Chalk lines on pavement once meant hopscotch; 
now, they outline the bodies. 
Orphaned backpacks of bulletproof fabrics litter the vibrant halls, 
while the children line up in clouds to get fitted for angel wings. 
On the wall: “NOTICE: Heaven is  running low on size ‘7T'” 
A little girl wonders if they come in a pony theme…

As a nation, paralyzed and divided, we mourn side-by-side. 
Together, we avoid eye contact… but let insults fly. 
He said, she said, “It’s your fault, not mine!” 

While caregivers, leaders, and teachers refuse compromise,
the children are soaring up into the sky.

I originally wrote this on the anniversary of the Sandy Hook shooting 2 years ago… and never had the nerve to edit and publish it as I didn’t want to trigger anyone or bring up politics in a place I use for escapism. I don’t feel that way today.

I think it’s easy for us as a nation, and even us as individuals, to forget how strongly we felt about this tragedy and many like it. With the constant onslaught of tragedy and catastrophe brought on daily by social media, and with how simple it is to read a headline and click away, we’re training ourselves to move on from horror so quickly that we risk never gaining the opportunity to let these horrors truly sink in. Discomfort is a bad word now, and if you feel it, you’re encouraged more to run away from the problem and look at something else, than you are to stand your ground, become enveloped by it’s disgusting, uncomfortable existence, and let that discomfort fuel your efforts to make a difference.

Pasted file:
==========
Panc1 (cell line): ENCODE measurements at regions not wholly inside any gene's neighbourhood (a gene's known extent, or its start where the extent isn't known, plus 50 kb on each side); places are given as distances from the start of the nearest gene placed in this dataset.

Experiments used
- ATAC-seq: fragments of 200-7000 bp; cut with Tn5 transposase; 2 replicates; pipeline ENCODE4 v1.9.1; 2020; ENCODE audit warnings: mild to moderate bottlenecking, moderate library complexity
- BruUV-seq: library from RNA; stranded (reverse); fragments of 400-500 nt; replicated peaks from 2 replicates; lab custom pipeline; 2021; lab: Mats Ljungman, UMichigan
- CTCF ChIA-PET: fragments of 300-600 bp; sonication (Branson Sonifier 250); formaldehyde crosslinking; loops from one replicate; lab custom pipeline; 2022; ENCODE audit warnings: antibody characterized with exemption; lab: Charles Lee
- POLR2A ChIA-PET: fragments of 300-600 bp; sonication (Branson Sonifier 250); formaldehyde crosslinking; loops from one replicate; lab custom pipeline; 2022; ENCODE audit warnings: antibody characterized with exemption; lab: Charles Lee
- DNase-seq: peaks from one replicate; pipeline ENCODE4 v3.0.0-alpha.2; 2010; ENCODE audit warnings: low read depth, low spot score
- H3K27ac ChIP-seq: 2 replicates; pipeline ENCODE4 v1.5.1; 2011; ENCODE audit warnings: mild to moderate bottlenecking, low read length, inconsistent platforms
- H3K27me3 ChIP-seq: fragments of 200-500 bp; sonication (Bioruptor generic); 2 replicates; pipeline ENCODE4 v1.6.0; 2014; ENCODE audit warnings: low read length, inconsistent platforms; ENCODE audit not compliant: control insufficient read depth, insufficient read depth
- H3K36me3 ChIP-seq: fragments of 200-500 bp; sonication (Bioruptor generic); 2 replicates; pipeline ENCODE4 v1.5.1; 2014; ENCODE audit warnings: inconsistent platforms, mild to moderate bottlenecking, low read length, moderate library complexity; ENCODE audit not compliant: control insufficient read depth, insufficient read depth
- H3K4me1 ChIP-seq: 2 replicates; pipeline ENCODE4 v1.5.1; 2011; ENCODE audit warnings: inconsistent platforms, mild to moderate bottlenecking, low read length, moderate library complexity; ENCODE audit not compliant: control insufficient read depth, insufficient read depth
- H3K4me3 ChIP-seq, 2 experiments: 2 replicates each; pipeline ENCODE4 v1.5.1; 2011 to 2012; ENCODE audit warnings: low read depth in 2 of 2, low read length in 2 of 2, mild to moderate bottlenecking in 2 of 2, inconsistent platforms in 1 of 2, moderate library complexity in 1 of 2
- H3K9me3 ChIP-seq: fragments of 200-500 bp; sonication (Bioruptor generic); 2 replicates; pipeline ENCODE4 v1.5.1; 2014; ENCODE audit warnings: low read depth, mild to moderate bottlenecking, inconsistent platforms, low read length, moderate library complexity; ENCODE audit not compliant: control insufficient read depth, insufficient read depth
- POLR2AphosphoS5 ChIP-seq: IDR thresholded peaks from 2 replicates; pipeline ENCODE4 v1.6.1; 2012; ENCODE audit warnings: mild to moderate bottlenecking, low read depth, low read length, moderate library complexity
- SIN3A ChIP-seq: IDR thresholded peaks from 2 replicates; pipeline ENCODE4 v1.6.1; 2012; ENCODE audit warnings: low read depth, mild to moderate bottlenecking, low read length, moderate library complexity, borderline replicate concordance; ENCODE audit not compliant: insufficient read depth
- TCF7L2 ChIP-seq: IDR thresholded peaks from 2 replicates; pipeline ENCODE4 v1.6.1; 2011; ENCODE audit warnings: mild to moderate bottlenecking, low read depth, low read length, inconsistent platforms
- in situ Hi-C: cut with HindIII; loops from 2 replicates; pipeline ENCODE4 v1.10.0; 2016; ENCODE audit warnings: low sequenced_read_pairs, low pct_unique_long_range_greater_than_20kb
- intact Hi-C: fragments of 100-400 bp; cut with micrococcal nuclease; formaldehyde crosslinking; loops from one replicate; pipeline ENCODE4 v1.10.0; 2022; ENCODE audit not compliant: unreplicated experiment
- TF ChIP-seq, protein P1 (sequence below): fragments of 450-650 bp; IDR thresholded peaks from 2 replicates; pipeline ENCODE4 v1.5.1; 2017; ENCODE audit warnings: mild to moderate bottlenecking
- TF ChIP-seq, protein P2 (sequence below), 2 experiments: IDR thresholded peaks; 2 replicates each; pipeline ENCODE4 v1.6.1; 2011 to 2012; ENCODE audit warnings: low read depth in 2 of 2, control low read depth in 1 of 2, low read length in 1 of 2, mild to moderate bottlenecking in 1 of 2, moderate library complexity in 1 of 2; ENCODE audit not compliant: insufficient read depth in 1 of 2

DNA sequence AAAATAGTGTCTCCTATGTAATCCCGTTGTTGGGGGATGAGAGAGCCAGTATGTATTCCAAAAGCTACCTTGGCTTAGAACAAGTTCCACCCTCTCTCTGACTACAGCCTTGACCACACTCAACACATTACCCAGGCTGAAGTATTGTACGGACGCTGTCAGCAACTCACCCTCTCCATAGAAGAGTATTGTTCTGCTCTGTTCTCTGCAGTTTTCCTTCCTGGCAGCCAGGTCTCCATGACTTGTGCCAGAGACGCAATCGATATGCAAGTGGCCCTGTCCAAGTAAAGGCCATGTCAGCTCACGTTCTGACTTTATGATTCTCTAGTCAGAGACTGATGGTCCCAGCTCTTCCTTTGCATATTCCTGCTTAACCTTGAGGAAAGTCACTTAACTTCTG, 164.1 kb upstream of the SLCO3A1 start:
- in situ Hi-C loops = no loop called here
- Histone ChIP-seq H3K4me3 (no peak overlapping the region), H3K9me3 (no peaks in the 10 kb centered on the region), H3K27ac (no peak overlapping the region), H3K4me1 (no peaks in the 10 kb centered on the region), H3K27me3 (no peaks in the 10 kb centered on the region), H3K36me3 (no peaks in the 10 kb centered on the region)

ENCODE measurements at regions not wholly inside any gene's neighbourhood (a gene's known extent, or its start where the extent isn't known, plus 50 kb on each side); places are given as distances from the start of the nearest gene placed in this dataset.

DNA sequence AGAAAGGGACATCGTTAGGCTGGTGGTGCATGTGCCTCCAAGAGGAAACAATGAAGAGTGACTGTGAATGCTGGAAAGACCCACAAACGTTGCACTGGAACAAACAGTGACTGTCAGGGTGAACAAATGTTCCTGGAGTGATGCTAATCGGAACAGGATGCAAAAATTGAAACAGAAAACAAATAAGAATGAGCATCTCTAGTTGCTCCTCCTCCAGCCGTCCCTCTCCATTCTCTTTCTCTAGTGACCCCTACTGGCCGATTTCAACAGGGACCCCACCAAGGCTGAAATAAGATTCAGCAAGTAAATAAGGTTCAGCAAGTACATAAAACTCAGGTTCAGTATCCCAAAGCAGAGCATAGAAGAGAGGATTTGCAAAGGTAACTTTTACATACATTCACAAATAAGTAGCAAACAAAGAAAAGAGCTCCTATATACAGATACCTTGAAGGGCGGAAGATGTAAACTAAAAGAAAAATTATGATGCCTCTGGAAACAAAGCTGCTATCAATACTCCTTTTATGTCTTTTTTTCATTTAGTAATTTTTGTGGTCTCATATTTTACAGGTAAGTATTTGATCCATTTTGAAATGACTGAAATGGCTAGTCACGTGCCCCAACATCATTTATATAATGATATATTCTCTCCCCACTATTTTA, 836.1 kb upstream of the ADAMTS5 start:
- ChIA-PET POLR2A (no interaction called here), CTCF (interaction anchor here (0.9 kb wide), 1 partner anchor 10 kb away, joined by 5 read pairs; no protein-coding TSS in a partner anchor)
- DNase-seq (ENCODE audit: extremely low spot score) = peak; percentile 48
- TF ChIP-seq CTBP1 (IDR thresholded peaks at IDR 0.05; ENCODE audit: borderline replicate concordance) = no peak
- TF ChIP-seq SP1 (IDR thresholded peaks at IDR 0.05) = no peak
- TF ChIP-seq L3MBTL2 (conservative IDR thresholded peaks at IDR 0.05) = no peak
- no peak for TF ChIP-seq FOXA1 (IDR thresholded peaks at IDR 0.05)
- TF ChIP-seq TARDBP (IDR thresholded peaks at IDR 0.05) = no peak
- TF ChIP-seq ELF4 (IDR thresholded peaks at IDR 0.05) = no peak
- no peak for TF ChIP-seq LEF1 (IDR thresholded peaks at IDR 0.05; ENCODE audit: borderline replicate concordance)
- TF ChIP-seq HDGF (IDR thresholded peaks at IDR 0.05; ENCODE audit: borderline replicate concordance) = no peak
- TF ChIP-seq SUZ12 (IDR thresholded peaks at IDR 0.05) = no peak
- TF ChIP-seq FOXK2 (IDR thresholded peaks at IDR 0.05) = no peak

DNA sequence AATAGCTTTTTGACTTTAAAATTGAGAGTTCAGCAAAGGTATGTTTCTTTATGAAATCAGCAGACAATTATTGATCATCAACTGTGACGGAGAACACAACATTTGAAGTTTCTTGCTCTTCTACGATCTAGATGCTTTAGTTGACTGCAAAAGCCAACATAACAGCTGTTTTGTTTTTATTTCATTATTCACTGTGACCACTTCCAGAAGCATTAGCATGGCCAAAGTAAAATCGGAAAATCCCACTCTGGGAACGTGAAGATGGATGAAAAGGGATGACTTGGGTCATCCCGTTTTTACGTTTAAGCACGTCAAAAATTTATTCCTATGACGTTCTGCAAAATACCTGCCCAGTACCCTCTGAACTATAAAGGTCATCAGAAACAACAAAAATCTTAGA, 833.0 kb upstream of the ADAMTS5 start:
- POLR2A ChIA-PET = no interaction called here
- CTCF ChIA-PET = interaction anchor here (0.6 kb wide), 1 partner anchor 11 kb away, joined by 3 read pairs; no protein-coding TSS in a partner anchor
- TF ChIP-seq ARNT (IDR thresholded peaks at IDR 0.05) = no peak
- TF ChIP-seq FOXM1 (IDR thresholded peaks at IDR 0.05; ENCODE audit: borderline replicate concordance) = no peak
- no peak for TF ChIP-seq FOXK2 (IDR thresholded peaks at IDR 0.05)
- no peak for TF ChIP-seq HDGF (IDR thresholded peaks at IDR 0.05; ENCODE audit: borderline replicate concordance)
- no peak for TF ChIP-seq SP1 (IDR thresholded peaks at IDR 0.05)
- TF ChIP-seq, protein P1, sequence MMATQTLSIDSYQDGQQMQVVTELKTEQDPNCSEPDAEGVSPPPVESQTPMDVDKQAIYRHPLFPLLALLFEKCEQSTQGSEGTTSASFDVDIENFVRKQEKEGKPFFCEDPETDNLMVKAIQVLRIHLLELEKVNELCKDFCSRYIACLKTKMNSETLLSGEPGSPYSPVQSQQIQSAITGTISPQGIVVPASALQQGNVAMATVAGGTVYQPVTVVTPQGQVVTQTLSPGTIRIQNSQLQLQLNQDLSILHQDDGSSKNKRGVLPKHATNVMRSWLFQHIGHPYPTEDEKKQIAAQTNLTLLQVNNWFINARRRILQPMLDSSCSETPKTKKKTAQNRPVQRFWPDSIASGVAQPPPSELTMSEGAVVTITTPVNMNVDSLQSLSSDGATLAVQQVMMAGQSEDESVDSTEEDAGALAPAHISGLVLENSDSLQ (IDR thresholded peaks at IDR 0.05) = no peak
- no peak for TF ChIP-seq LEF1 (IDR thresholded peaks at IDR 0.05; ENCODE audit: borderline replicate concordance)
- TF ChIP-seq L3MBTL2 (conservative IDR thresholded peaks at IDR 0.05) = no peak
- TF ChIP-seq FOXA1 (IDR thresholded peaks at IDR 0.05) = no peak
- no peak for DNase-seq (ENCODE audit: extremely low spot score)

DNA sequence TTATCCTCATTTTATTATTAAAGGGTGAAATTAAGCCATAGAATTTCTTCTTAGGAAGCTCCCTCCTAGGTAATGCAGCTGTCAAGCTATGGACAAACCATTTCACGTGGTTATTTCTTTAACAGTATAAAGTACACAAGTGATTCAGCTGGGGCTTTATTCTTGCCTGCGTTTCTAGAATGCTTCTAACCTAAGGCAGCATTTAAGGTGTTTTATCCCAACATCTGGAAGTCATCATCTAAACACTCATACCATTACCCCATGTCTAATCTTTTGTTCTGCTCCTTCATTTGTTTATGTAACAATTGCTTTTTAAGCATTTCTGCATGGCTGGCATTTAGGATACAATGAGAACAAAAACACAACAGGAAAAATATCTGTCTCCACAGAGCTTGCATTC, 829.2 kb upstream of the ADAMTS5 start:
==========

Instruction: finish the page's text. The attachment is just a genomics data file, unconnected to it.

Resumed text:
Banners fly high on profile frames, twitter feeds, and personal descriptions – but those banners are meaningless, so long as we keep looking away from their meaning out of fear of being uncomfortable. We need, instead, to encourage each other to look directly at the problem long enough to fully mourn it’s presence every time it comes up so that we can start the process of building resolve. I don’t care if you call yourself an activist on Facebook if you’re still hiding from news stories that make your stomach turn.

We need to remember that change is slow and it can’t keep up with how quickly our attention is encouraged to shift. It’s up to us as individuals to hold on to the discomfort and let it strengthen and mold us so that we can be the influencers, idols, and perpetuators of change. Once everyone can do that, we can start solving these tragedies one-by-one, rather than ignoring them and letting the body count rise.

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